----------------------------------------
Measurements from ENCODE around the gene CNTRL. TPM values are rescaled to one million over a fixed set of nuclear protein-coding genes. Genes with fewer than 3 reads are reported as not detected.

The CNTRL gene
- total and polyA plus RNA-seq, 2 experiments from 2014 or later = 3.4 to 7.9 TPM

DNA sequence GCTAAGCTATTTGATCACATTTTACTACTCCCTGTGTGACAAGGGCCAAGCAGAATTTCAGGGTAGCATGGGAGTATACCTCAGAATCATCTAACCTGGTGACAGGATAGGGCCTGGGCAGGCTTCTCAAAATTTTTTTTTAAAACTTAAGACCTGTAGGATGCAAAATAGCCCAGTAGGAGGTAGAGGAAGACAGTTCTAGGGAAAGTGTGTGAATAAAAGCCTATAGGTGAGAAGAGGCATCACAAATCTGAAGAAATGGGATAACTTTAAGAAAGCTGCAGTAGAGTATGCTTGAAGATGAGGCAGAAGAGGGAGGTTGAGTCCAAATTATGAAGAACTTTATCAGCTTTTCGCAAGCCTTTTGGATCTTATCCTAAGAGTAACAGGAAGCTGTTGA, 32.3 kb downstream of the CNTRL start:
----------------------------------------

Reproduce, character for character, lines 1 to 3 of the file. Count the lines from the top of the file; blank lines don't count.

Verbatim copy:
Measurements from ENCODE around the gene CNTRL. TPM values are rescaled to one million over a fixed set of nuclear protein-coding genes. Genes with fewer than 3 reads are reported as not detected.

The CNTRL gene
- total and polyA plus RNA-seq, 2 experiments from 2014 or later = 3.4 to 7.9 TPM